• Choose your own animal to research and write an introduction, in 1st person, highlighting the animal’s uniqueness and interesting facts.
  • What is similar about all of the animals’ unique features?

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The Science of Light: Things that Shine, Flash, and Glow
Author & Illustrator: Margaret Peot
Published December 6th, 2022 by Holiday House

Summary: With a striking glow-in-the-dark cover, this intriguing science book invites young readers to find light all around.

Sun shines.
Stars twinkle.
Aurora borealis glimmers.

Dramatic paintings of lightning, fire, fireworks and more introduces the sources of light–both natural and manmade–and encourage children to look around and observe.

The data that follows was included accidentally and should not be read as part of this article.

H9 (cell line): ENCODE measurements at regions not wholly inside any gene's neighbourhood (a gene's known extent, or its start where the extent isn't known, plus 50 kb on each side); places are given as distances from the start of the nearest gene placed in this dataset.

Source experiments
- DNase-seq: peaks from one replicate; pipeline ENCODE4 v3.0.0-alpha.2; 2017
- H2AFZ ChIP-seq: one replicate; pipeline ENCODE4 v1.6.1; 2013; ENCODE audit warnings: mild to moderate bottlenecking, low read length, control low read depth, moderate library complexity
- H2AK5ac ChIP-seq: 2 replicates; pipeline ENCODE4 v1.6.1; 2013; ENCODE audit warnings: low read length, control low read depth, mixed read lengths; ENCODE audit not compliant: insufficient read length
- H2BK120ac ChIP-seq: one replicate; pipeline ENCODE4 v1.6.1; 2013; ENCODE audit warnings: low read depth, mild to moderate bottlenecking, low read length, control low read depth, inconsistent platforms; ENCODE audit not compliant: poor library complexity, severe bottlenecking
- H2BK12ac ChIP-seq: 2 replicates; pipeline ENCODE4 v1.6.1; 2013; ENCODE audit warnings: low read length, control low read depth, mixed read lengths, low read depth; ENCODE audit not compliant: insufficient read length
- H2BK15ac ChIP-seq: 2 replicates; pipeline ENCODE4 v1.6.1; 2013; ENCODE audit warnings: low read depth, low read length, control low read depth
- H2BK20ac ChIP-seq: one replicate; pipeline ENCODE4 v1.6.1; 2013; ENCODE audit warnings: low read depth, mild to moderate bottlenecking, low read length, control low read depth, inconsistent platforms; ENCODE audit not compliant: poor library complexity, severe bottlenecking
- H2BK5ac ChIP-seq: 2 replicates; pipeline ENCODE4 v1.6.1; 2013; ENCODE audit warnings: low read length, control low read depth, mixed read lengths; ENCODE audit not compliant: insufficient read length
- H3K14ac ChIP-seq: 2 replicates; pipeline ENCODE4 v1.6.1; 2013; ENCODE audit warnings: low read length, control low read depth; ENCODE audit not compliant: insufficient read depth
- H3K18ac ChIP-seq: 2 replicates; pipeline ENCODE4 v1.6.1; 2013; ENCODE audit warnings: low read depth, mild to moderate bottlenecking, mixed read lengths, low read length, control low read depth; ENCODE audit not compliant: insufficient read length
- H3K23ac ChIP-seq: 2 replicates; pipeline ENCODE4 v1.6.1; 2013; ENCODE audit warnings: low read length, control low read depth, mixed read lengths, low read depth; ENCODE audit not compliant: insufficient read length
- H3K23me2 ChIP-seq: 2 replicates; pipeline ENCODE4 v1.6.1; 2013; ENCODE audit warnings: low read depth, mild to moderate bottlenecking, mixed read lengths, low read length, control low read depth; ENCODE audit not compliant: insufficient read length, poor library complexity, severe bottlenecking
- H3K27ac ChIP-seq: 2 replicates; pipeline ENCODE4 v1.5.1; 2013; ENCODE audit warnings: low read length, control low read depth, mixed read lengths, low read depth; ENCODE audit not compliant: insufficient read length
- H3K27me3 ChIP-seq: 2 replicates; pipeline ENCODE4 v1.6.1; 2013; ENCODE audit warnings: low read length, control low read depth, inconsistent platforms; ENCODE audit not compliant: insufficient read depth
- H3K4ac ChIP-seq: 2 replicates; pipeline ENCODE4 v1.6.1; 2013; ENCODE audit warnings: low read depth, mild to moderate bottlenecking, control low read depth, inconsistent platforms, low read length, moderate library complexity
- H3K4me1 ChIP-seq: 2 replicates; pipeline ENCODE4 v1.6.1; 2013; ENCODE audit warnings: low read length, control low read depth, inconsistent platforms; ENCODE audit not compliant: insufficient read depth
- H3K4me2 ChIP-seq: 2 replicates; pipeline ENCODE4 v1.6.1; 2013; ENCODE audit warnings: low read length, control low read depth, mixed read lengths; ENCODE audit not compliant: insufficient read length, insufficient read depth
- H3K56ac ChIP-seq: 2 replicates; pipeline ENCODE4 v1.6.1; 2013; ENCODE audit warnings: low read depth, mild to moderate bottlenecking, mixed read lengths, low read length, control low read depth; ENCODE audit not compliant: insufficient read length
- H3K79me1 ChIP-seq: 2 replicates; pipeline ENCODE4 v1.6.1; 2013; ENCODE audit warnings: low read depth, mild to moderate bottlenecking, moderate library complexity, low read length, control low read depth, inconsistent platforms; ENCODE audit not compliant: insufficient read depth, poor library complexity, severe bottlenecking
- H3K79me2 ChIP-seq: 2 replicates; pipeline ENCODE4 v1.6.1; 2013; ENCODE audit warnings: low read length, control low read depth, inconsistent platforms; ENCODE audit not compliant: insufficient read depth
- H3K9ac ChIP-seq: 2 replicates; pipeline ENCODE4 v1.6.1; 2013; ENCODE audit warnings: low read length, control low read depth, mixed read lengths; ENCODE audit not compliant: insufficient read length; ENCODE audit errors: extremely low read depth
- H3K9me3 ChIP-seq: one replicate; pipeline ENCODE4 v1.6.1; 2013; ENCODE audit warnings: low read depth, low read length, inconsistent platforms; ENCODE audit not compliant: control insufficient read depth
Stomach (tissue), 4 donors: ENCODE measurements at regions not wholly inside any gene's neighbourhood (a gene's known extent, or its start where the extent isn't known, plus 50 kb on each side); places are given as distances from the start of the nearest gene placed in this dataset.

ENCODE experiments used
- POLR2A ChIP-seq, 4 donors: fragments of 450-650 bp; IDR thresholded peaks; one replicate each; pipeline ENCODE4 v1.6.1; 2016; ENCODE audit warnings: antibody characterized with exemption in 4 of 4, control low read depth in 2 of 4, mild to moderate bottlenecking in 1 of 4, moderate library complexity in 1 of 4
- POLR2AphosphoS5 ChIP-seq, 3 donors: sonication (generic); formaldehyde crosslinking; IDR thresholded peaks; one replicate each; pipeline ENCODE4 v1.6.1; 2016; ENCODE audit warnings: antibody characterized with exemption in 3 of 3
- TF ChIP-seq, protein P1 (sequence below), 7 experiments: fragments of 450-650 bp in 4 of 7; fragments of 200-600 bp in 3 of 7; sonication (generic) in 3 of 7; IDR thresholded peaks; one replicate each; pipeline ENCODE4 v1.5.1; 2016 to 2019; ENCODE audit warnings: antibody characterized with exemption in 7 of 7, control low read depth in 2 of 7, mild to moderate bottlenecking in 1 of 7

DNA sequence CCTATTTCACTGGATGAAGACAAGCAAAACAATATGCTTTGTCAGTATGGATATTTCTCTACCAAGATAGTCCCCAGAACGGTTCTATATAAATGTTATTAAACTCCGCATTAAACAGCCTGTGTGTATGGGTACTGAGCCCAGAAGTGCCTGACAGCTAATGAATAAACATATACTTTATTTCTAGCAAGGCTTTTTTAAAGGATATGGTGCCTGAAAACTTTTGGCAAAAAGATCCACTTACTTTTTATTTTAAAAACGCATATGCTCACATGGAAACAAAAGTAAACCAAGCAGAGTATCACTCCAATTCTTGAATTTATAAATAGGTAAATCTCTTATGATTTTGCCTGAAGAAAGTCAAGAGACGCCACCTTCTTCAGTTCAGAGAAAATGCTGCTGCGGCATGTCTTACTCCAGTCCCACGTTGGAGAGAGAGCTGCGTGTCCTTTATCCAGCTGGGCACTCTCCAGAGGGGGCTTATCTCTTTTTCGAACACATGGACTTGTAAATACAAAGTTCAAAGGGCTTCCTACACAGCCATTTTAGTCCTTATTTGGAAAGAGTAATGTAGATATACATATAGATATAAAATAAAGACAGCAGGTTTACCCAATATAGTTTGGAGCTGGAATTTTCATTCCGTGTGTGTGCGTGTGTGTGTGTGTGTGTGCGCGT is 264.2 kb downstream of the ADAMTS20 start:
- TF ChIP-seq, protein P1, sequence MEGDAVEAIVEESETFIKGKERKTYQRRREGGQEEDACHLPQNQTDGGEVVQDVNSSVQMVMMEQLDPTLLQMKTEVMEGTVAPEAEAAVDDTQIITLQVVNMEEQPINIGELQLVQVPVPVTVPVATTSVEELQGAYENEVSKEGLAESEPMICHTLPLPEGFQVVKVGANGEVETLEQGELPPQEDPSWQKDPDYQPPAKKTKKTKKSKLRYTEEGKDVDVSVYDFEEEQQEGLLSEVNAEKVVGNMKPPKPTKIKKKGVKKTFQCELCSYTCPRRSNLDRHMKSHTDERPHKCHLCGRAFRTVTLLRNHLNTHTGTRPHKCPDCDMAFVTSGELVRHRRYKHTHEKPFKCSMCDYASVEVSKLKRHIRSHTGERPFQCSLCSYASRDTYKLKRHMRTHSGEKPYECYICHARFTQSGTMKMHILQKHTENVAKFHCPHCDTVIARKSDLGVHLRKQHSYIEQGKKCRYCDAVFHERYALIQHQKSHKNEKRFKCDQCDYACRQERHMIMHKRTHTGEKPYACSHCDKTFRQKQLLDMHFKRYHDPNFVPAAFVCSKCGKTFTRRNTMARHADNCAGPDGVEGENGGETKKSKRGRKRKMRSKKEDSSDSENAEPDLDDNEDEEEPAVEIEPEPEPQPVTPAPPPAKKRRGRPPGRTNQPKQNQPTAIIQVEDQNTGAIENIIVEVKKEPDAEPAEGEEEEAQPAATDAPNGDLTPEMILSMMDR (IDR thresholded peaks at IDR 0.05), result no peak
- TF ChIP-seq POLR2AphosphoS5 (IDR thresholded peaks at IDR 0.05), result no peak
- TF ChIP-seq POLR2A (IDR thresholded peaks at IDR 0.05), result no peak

Kids will gasp in surprise at the beautiful glow-in-the-dark cover, and the bold spreads within. Margaret Peot’s distinctive art style captures the elusive nature of light. Bioluminescent squid, fireflies and phytoplankton reveal light sources in living things. Fireworks and light bubbles sparkle on the page.

This foundational science book will kindle curiosity in physical science and the natural world. The simple text makes science accessible to all ages.

Toddlers will delight in the colorful art at storytime. As they grow, kids will return to this nonfiction favorite and discover new ideas each time. Science vocabulary and definitions are included in the back of the book.

An Orbis Pictus Honor Book

Review: This beautifully illustrated book with sparse text gives an introduction to light in science including natural sources of light, bioluminescence, and artificial light. All of the animals, nature, and items in the book are tied together by the light that they make.